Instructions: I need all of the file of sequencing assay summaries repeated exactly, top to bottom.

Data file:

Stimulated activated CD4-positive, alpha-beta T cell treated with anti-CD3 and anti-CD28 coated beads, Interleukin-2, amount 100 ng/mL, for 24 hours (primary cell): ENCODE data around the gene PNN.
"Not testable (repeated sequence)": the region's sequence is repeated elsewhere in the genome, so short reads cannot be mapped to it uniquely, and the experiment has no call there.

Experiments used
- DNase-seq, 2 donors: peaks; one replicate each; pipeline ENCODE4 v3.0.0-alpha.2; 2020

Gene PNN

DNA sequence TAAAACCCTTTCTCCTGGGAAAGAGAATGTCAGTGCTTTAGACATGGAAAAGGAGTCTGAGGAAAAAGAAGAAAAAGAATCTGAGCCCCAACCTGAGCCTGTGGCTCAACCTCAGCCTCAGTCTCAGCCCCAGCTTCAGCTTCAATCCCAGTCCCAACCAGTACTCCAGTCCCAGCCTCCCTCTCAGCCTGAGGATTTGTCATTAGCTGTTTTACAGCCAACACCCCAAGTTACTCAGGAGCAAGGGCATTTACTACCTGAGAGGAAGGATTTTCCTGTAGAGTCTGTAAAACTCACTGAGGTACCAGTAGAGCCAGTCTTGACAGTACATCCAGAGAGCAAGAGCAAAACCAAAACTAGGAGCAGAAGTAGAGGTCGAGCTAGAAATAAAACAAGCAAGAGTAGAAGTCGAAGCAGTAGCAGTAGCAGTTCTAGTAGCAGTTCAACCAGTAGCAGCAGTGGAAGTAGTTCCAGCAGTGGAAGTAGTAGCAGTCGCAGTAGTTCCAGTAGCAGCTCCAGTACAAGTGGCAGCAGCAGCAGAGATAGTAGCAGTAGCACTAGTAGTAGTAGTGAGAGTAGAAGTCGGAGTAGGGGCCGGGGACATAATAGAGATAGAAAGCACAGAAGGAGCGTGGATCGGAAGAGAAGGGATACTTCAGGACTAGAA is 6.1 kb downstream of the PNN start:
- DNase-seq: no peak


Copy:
Stimulated activated CD4-positive, alpha-beta T cell treated with anti-CD3 and anti-CD28 coated beads, Interleukin-2, amount 100 ng/mL, for 24 hours (primary cell): ENCODE data around the gene PNN.
"Not testable (repeated sequence)": the region's sequence is repeated elsewhere in the genome, so short reads cannot be mapped to it uniquely, and the experiment has no call there.

Experiments used
- DNase-seq, 2 donors: peaks; one replicate each; pipeline ENCODE4 v3.0.0-alpha.2; 2020

Gene PNN

DNA sequence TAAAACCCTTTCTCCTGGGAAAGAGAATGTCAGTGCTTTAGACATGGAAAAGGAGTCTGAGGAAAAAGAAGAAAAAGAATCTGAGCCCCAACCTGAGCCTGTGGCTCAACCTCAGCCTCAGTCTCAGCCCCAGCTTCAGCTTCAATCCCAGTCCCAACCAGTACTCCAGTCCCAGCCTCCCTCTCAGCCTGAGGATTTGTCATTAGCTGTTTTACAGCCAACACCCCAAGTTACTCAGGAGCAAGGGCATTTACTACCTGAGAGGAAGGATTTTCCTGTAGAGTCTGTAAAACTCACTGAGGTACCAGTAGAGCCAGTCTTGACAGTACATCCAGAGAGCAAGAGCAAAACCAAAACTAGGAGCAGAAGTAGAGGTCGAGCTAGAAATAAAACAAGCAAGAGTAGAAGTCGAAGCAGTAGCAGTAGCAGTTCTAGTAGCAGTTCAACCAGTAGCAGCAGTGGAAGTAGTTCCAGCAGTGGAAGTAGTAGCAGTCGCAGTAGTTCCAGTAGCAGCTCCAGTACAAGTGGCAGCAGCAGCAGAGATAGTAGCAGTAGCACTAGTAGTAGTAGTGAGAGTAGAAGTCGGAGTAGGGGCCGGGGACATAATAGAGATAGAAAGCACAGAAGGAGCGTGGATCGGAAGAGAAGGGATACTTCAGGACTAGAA is 6.1 kb downstream of the PNN start:
- DNase-seq: no peak